Dziga Vertov’s Man With a Movie Camera was an assessment of Soviet culture after The Great War. One important takeaway I had from the film was the way it portrayed work and industry of the time. This was manifested through the comparison of work produced by machinery and work done by hand. I found it very interesting how the film would switch from showing the labor of individuals who were packaging cigarettes or cutting hair to a machine operation at the time. To me, the flawless, machine-like depiction of the workers who did mindless tasks was an impressive way to comment on the tasks of the time. Counteractive to this was the more-creative style of the barbers, but the transition from cigarette packer to barber was very smooth and I thought it was an interesting comparison of how the roles were done.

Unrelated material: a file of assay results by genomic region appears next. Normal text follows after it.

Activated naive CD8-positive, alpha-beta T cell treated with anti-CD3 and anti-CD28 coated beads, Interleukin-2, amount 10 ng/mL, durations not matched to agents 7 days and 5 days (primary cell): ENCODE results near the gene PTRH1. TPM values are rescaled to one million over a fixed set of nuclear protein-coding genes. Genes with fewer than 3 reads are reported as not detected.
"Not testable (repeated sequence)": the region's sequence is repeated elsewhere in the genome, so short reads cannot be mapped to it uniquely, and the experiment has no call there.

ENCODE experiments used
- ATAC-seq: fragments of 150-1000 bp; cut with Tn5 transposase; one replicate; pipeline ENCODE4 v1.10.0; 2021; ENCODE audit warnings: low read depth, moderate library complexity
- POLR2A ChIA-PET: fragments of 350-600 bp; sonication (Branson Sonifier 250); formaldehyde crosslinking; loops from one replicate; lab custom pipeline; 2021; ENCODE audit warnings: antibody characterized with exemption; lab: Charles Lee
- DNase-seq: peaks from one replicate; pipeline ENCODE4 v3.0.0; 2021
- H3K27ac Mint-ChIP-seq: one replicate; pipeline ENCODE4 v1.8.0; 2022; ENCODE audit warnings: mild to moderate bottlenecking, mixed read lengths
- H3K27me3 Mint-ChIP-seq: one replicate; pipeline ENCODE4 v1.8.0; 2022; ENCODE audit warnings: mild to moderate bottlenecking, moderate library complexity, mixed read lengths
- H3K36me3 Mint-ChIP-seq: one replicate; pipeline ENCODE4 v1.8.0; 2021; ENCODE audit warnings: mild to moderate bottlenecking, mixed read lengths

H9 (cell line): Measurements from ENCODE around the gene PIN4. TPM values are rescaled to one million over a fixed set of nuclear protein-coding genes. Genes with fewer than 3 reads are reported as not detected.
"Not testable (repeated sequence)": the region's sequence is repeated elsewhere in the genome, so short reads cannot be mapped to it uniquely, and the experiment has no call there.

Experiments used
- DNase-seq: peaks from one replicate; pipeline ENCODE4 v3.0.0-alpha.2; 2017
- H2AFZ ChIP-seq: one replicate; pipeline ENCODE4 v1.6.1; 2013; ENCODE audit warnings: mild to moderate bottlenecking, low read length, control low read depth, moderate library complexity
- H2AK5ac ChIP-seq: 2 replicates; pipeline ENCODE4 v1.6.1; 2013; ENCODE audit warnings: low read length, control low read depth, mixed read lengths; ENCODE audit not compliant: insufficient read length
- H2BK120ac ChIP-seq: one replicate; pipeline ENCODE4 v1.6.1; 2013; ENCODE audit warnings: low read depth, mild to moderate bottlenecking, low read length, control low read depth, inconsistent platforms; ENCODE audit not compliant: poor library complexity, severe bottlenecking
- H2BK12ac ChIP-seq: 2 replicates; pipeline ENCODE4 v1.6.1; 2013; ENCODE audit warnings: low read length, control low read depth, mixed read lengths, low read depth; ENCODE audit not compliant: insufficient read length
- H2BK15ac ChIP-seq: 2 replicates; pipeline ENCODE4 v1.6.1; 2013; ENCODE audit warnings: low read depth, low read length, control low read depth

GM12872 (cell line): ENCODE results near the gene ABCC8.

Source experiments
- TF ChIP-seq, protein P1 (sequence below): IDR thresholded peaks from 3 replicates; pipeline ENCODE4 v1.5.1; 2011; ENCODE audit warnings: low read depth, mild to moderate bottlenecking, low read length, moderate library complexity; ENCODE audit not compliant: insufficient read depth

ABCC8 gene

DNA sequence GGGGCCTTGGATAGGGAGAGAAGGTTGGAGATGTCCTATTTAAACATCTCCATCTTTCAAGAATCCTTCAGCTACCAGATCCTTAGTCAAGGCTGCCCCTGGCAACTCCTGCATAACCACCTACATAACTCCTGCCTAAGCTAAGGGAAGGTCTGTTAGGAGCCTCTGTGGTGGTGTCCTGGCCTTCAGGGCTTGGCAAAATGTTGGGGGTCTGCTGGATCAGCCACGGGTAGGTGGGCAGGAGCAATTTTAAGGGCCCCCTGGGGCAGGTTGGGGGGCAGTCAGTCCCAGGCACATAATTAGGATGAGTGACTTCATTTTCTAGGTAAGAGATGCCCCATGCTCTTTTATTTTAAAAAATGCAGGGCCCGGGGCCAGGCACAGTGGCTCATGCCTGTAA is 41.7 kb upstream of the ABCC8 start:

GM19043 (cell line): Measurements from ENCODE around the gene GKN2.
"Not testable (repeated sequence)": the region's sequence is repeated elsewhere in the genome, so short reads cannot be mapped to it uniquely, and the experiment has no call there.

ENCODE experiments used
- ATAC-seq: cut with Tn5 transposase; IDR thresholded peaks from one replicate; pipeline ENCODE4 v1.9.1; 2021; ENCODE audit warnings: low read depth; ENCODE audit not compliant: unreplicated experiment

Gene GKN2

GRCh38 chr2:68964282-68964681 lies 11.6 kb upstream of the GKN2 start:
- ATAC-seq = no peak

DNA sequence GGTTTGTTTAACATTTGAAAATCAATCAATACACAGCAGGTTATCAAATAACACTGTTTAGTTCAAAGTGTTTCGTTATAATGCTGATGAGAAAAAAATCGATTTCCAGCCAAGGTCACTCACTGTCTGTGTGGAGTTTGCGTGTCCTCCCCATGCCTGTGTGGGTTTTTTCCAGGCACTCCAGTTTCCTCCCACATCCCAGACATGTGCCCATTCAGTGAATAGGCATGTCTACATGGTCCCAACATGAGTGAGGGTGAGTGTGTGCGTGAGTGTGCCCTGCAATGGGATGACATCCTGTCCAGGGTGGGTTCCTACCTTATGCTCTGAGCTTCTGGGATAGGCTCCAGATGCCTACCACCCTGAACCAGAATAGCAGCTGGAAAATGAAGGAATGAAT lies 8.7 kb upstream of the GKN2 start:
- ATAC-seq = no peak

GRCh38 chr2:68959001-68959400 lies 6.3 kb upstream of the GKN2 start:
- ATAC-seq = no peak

Another takeaway that I found interesting from the film was the comparison of marriage certificates and divorce certificates, and the seemingly indifference that couples had when performing both. Although the couple getting divorced were obviously distressed, the process for both actions seemed to be pretty similar and I found that to be a funny way to depict the culture and time.


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